Sara’s maldita streak surfaced once again, when she told the IATF she would not want her constituents to be inoculated with Sinovac and Sinopharm vaccines from China.

Duterte-Carpio said that Western vaccines – Pfizer, AstraZeneca, Moderna, Johnson and Johnson and Russia’s Sputnik – are preferred by her constituents over Sinovac and Sinopharm.

Davao City, at one point this year, was one of the areas with the highest number of infections outside the National Capital Region.

Malacañang has said the citizenry cannot afford to be choosy, as vaccines are scarce.

Vaccines have been coming in trickles, and citizens should have themselves inoculated with whatever vaccine brand is available.

The largest percentage of the vaccines available in the market is Sinovac.

President Digong believes in the efficacy of Chinese vaccines as he himself was inoculated with Sinopharm.

If the President did not choose his vaccine brand, why should the rest of the citizenry – including Sara Duterte-Carpio – be finicky?

*      *      *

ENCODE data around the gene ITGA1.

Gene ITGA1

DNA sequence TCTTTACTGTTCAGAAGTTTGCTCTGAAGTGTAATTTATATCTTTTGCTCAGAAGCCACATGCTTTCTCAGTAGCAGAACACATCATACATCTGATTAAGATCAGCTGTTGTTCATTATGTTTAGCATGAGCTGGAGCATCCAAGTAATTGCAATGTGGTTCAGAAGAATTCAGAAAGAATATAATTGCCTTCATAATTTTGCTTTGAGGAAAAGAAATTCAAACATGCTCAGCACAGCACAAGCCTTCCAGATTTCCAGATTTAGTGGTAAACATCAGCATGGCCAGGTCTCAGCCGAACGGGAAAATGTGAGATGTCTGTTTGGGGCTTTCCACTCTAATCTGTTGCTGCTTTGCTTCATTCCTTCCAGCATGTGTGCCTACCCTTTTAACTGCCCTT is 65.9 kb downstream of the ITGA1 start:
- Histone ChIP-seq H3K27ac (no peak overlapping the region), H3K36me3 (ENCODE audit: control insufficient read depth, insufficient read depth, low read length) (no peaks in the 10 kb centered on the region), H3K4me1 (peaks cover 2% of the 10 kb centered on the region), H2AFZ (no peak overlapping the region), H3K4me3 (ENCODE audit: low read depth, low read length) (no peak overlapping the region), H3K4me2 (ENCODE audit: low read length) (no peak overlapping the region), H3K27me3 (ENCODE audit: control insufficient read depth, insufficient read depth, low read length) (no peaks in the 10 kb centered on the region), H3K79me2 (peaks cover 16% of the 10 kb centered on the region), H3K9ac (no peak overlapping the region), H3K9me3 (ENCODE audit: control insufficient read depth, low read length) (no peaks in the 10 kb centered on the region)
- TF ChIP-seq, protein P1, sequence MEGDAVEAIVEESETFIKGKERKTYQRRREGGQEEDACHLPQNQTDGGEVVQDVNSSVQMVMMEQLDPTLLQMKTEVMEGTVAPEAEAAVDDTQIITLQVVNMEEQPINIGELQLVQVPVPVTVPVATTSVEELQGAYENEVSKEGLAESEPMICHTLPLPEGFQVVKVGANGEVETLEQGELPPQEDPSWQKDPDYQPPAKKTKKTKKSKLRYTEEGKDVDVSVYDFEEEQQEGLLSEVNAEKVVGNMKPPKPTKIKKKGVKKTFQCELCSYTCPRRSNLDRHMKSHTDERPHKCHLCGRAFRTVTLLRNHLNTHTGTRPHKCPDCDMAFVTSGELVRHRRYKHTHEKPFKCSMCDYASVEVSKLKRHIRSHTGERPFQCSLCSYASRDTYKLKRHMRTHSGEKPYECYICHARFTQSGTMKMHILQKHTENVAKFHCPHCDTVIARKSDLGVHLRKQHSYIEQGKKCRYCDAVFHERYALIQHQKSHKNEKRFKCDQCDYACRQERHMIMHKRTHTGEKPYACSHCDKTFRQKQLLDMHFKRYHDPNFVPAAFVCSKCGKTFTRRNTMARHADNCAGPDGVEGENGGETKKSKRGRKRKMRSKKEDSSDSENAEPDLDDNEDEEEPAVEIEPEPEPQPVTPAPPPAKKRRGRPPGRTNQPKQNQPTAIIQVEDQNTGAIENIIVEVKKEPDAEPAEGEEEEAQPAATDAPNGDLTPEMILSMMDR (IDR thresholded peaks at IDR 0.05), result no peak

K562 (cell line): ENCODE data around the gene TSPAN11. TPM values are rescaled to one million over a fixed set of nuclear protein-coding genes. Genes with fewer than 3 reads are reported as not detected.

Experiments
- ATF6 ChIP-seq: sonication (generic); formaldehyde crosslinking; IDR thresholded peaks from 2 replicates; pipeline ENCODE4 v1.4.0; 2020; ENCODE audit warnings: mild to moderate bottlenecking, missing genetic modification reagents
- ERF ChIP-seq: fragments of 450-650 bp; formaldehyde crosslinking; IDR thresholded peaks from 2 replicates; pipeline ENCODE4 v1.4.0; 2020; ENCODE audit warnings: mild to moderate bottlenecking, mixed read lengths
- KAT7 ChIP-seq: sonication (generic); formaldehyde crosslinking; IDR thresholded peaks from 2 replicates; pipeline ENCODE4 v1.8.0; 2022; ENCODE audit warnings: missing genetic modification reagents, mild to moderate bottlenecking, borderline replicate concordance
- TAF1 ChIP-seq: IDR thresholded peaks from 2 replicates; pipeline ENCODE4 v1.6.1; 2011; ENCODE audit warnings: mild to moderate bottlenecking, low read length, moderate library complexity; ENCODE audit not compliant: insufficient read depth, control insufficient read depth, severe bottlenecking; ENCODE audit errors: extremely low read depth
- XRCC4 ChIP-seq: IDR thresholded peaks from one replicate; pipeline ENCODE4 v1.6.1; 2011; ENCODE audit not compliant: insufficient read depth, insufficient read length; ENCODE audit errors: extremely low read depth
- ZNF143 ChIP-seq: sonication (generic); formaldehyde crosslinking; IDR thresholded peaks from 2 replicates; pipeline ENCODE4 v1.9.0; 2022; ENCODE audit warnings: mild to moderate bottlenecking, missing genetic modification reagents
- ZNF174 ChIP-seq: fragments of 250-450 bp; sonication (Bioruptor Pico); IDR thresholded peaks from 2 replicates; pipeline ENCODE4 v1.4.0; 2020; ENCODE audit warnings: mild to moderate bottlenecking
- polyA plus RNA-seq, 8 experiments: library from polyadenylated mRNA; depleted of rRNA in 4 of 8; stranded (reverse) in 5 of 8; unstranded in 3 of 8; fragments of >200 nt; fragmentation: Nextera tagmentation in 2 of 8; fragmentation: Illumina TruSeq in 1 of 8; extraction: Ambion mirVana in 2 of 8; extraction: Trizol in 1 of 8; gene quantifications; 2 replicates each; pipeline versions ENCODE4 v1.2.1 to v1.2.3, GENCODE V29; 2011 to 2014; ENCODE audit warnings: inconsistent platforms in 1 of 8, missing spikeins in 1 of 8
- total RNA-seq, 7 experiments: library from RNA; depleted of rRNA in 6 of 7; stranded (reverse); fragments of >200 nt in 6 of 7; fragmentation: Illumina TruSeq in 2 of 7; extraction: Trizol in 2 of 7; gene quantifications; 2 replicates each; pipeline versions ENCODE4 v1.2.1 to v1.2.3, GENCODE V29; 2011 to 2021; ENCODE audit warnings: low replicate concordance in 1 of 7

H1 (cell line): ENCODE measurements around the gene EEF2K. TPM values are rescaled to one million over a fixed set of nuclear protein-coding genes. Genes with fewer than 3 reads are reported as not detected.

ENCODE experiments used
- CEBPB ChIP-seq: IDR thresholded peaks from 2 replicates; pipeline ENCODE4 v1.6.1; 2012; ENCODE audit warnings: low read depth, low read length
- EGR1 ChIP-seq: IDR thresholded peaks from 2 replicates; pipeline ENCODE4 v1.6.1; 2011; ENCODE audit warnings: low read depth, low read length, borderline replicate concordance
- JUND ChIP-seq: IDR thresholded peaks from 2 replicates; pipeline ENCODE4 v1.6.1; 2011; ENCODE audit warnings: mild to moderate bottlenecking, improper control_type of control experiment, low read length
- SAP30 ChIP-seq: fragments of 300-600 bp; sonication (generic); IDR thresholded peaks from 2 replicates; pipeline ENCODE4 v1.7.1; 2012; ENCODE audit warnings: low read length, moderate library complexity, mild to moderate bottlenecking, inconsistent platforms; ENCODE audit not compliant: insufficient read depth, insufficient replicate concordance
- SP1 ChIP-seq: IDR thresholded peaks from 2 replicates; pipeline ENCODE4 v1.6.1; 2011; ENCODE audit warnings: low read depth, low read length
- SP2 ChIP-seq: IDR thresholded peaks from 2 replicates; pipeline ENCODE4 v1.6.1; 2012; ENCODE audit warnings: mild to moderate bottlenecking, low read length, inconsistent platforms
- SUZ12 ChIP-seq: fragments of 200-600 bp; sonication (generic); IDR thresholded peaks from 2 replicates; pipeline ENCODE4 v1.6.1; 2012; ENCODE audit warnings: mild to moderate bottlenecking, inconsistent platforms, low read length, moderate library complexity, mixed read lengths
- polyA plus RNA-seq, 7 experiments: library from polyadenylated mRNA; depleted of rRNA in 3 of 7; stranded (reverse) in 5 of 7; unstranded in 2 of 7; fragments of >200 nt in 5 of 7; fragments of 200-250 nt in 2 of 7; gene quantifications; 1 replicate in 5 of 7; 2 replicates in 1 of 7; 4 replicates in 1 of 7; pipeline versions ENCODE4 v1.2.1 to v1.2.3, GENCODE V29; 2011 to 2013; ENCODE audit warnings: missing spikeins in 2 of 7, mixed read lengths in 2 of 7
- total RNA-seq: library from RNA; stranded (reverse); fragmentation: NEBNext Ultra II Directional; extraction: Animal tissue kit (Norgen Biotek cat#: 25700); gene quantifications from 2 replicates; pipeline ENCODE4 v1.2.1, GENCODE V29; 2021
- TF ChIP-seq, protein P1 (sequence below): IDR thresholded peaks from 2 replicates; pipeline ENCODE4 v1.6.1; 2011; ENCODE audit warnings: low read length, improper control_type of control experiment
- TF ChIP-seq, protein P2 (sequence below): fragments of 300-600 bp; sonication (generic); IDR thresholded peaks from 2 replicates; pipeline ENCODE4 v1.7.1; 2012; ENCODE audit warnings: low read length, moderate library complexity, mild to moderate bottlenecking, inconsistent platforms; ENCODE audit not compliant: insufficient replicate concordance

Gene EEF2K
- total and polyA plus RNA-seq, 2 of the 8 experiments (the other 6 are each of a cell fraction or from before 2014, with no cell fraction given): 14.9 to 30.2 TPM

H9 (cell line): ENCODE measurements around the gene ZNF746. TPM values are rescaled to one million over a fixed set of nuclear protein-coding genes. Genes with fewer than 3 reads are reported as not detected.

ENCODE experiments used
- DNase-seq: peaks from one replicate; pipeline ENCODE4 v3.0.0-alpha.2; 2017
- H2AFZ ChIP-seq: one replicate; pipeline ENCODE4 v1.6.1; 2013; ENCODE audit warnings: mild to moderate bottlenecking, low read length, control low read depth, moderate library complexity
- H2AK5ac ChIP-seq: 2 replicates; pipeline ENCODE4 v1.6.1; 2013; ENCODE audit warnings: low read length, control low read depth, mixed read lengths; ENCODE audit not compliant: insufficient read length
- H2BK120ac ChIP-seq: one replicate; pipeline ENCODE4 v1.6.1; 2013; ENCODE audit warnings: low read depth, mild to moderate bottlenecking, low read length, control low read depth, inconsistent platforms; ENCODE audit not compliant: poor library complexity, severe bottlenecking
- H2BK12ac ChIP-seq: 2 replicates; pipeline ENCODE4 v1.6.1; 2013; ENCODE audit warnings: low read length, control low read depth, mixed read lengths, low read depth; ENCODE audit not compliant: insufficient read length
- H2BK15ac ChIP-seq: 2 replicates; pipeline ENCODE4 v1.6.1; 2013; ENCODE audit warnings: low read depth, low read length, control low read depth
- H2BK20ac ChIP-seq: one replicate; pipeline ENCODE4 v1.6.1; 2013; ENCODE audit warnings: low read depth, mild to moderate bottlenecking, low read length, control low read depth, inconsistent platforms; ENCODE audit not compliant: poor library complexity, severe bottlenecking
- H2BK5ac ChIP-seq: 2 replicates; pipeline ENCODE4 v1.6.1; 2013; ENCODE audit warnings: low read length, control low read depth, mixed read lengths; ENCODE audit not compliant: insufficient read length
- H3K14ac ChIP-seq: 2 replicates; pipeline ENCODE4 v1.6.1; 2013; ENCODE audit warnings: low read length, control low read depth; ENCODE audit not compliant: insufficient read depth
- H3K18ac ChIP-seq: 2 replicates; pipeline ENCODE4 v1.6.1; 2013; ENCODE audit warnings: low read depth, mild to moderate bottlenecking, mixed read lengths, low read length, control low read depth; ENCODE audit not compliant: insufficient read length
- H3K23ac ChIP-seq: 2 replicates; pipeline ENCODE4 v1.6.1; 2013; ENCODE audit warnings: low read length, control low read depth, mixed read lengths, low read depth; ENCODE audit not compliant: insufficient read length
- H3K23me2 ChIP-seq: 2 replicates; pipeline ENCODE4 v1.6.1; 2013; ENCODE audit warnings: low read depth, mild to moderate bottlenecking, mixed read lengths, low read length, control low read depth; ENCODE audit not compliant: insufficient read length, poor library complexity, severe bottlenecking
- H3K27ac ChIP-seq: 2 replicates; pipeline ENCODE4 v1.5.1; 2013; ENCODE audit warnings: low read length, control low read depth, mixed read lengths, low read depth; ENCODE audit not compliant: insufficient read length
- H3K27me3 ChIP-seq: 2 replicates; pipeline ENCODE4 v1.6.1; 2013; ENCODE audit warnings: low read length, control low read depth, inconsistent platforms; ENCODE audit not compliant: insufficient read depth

The Duterte government should try listening to the private sector to open the economy.

“What we need (is) for the government to listen to the private sector. We are responsible people, we know how to maneuver, we are not going to open recklessly… Even (as) we operate under the shadow of [COVID-19], the damage will not be catastrophic,” said Presidential Adviser for Entrepreneurship and Go Negosyo founder Joey Concepcion.

Henry Lim Bon Liong, president of the Federation of Filipino Chinese Chambers of Commerce and Industry, Inc., agrees with Concepcion.

Reopening the economy will pump prime investments in agriculture and other businesses, according to Lim Bon Liong.

The hard lockdown, which shattered the economy, has not brought down COVID-19 cases in the country as well as it was expected to do so.

We just have to live with it.

LORD ALLAN VELASCO
Philstar